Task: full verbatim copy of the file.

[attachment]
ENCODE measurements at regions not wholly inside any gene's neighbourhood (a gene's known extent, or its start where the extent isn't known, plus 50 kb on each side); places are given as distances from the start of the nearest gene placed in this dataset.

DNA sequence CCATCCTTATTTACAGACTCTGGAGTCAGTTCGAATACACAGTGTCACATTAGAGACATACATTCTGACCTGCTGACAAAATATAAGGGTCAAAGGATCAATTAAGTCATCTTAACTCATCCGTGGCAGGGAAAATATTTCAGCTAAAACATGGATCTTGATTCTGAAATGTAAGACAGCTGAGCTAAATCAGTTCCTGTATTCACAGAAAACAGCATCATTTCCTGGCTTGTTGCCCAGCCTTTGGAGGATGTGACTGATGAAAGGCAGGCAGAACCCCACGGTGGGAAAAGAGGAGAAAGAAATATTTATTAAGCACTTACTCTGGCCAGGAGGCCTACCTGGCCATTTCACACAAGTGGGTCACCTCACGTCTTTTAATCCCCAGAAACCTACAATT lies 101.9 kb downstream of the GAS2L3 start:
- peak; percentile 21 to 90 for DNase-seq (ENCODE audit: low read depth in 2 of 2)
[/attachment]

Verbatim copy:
ENCODE measurements at regions not wholly inside any gene's neighbourhood (a gene's known extent, or its start where the extent isn't known, plus 50 kb on each side); places are given as distances from the start of the nearest gene placed in this dataset.

DNA sequence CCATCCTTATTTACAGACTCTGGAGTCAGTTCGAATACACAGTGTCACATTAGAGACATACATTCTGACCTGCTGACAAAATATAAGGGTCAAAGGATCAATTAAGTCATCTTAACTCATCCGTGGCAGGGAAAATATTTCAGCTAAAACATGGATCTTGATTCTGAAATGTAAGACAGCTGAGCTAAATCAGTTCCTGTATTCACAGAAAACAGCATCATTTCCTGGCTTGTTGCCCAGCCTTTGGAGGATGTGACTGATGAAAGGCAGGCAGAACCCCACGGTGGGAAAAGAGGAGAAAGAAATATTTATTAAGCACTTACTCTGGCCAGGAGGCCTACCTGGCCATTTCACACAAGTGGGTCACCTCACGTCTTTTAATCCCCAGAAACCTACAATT lies 101.9 kb downstream of the GAS2L3 start:
- peak; percentile 21 to 90 for DNase-seq (ENCODE audit: low read depth in 2 of 2)